The Prosecutor General would establish the Specialized Military Prosecutor’s Office. He would also appoint the Chief Military Prosecutor, who would serve as his deputy. The number of employees in the prosecutor’s office would amount to 0.3% of the total personnel of military formations.

Bill 11307 outlines procedures for suspending key military and law enforcement leaders from office, including the Minister of Defense of Ukraine, the Commander-in-Chief of the Armed Forces of Ukraine, and other high-ranking officials. The President would have the authority to dismiss these individuals upon the recommendation of the Chief Military Prosecutor. 

The military police would investigate the following criminal offenses:

  • Creation of unauthorized armed groups or formations (Article 260 of the Criminal Code), evasion of conscription for military service (Articles 335-337 of the Criminal Code), violations of military service regulations (Chapter XIX of the Criminal Code of Ukraine);
  • Offenses committed on the territory of military units and military formations.

The prosecutor of the Specialized Military Prosecutor’s Office would have the right to refer cases of collaboration (Article 111-1), obstruction of the Armed Forces of Ukraine (Article 114-1), including dissemination of information about the movement or location of the Armed Forces (Article 114-2), war propaganda (Article 436), its incitement (Article 437), and breaches of the laws and customs of war (Article 438) to the jurisdiction of the Military Police.

The Specialized Military Prosecutor’s Office would be responsible for cooperation with the International Criminal Court.

Reducing the liability of military members for desertion

Bill 11322 proposes exempting service members who desert for the first time during martial law from criminal liability under Articles 407 and 408 of the Criminal Code. 

This exemption is contingent upon the service members’ sincere repentance and willingness to return to military service. The military unit commander must provide written consent for the continuation of service. 

In addition, the bill allows individuals who have committed robbery, brigandage, or extortion and are currently in pre-trial detention or under house arrest to request the cancellation of these preventive measures to enlist in military service.

Economic reservation

Bill 11308 proposes automatic reservation for those eligible for military service who are officially employed or engaged in entrepreneurial activities and pay taxes amounting to at least the minimum wage in Ukraine (UAH 8000 as of June 2024).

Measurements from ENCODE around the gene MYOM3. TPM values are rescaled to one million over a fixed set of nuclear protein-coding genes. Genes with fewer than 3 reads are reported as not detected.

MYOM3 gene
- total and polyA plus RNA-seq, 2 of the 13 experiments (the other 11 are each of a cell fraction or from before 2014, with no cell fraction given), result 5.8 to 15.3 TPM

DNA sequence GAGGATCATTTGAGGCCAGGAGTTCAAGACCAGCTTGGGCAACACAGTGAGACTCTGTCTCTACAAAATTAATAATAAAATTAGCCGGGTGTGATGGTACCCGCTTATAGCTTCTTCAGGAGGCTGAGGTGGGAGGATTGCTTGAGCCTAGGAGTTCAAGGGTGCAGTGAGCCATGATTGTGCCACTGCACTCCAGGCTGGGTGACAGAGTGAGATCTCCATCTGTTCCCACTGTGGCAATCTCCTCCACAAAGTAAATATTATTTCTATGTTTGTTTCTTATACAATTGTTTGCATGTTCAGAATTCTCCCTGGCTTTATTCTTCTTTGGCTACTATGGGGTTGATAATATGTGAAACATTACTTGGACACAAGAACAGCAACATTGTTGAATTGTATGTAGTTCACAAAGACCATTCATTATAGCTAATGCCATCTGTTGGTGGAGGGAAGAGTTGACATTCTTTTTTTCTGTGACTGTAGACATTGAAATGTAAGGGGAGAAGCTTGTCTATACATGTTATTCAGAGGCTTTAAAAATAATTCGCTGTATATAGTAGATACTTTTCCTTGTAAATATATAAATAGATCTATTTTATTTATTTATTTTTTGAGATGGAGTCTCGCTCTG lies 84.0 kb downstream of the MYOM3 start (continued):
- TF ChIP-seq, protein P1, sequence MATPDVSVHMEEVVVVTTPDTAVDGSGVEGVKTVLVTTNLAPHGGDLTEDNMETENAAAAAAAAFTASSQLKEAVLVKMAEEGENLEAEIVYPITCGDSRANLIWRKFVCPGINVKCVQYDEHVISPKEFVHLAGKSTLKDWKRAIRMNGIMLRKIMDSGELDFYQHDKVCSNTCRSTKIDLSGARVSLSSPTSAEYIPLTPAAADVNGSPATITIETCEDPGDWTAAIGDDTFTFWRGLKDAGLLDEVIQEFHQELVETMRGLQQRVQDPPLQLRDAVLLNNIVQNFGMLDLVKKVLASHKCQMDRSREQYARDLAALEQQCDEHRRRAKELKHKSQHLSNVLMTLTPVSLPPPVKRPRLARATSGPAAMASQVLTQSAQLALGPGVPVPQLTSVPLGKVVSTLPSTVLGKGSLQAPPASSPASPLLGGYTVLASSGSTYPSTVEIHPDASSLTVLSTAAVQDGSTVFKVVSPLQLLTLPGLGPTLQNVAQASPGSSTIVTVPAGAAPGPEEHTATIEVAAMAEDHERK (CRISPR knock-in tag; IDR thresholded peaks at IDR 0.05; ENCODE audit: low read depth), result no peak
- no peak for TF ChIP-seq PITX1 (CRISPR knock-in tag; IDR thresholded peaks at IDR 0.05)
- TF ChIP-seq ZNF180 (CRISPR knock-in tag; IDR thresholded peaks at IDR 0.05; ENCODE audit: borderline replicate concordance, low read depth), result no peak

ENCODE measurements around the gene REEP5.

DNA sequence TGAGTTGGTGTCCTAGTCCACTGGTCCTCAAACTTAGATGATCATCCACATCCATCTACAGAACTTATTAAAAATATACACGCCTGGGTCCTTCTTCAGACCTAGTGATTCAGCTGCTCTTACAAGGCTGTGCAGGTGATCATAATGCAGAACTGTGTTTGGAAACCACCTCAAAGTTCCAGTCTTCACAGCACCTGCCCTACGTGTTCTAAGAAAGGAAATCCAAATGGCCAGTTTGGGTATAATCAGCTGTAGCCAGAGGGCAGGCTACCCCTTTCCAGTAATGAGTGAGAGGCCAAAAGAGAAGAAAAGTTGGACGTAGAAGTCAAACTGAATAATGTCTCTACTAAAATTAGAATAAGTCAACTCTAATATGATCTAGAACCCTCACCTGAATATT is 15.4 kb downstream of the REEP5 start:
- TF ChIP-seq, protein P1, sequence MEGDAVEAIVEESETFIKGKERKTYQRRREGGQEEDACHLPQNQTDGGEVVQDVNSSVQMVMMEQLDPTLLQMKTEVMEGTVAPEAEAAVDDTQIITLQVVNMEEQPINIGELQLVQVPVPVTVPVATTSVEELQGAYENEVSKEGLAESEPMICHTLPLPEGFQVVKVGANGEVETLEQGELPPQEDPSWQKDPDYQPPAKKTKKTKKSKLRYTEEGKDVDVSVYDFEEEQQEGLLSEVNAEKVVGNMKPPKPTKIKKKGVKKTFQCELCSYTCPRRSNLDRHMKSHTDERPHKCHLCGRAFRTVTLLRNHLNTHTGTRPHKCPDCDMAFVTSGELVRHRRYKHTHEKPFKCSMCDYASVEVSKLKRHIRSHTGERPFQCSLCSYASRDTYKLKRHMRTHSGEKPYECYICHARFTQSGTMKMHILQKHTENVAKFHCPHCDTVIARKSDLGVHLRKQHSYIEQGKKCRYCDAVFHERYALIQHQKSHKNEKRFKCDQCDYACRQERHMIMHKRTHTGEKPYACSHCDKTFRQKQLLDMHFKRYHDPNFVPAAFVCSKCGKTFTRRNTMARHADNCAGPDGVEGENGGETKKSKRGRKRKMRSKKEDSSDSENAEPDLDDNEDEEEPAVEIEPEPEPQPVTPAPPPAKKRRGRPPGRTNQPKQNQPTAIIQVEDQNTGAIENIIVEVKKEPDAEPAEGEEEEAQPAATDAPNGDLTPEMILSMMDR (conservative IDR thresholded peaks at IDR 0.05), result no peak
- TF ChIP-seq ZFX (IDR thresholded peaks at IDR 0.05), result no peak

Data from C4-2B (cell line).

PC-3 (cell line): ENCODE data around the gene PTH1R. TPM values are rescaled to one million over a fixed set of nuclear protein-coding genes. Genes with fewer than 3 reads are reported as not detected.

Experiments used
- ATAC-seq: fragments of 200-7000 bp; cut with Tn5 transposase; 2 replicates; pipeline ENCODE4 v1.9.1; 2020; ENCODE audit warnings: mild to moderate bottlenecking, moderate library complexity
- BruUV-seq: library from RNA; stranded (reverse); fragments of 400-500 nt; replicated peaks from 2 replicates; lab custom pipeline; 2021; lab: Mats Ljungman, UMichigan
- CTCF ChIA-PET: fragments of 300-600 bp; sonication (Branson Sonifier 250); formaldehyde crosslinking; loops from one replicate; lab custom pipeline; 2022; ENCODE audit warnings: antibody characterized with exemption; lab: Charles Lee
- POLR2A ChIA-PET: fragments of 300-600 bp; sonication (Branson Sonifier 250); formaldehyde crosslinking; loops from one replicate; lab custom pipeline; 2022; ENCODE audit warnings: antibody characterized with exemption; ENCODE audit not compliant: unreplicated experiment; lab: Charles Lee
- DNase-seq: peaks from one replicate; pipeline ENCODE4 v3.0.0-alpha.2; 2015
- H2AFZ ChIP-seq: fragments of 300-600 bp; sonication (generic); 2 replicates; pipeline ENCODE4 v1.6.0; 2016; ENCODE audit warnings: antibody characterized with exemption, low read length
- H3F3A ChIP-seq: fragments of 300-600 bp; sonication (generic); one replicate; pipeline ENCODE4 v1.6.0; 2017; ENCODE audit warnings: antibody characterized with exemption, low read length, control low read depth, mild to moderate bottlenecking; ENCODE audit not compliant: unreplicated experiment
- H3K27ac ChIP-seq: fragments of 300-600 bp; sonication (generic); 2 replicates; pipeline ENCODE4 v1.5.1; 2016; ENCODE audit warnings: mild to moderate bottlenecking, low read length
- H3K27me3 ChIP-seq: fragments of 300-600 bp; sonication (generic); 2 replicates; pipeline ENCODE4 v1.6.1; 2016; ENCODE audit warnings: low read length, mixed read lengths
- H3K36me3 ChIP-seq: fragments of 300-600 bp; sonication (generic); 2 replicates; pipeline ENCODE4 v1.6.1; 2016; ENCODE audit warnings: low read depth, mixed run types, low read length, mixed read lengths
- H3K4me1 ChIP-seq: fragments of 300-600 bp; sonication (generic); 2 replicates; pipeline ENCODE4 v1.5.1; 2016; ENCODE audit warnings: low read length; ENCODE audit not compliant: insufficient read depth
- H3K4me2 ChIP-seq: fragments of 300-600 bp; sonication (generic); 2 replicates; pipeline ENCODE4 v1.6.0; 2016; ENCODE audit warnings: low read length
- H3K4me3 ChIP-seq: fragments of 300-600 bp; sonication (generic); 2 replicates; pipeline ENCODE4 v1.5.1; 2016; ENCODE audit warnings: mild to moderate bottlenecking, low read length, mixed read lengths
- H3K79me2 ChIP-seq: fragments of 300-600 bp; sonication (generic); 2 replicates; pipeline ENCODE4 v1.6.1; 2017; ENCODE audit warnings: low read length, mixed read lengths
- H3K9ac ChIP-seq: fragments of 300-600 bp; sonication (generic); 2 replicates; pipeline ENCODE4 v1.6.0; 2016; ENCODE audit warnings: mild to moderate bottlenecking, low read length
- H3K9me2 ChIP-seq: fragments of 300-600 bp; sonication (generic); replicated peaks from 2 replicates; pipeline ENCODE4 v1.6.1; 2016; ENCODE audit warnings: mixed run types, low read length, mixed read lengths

Reservation would occur automatically, without the need for separate applications. Those eligible for military service would provide information about their tax payments through electronic means or other available methods (mail, in person). 

The Cabinet of Ministers of Ukraine would designate the authority responsible for collecting information about tax payments and transmitting this data to the territorial recruitment centers (TRCs).

Reduction of bureaucracy for family members of deceased service members

Bill 11314 aims to recognize citizens who died as a result of participating in operations to repel and deter armed aggression against Ukraine as individuals with special merits to their homeland.

The status of individuals with special merits to their homeland provides additional benefits such as pension supplements, tax breaks, priority medical care, free medication provision, exemption from rent for housing, and payment for utilities for such individuals and their family members.

The project proposes including those who served or were called up during mobilization to the Armed Forces into the list of war participants. War participants include those who served in the military in rear positions or worked in defense enterprises during the war.

The Cabinet of Ministers would establish the procedure for issuing certificates to family members of deceased defenders. Citizens who wish to obtain such a certificate could apply, and the authorized body would perform all necessary technical (bureaucratic) work. This body would not have the right to demand from citizens documents already being held by other state bodies or registries; instead, it must obtain these documents through interdepartmental cooperation. Other state agencies and registries must provide the requested records or a justified reason for refusal. 

New climate policies

Government Bill 11310, “On the Fundamental Principles of State Climate Policy,” aims to promote low-carbon development, achieve climate neutrality, adapt to climate change, and fulfill international commitments in this area.

The project defines the principles of climate planning at various levels: national, regional, and local. Specifically:

  • The Verkhovna Rada of Ukraine establishes the principles of state climate policy, exercises parliamentary oversight, and reviews reports on the government’s activities within the climate policy framework.
  • The Cabinet of Ministers coordinates and prioritizes climate policy, develops and implements legislative acts on climate issues, and designates responsible bodies for developing strategies and plans.
  • Central executive authorities shape and implement state climate policy within their spheres and develop sectoral plans to reduce greenhouse gas emissions.
  • Local state administrations develop and implement regional plans for emission reduction and climate change adaptation and report on their implementation.
  • Local self-government bodies develop and implement local climate plans and monitor and control measures to mitigate climate change.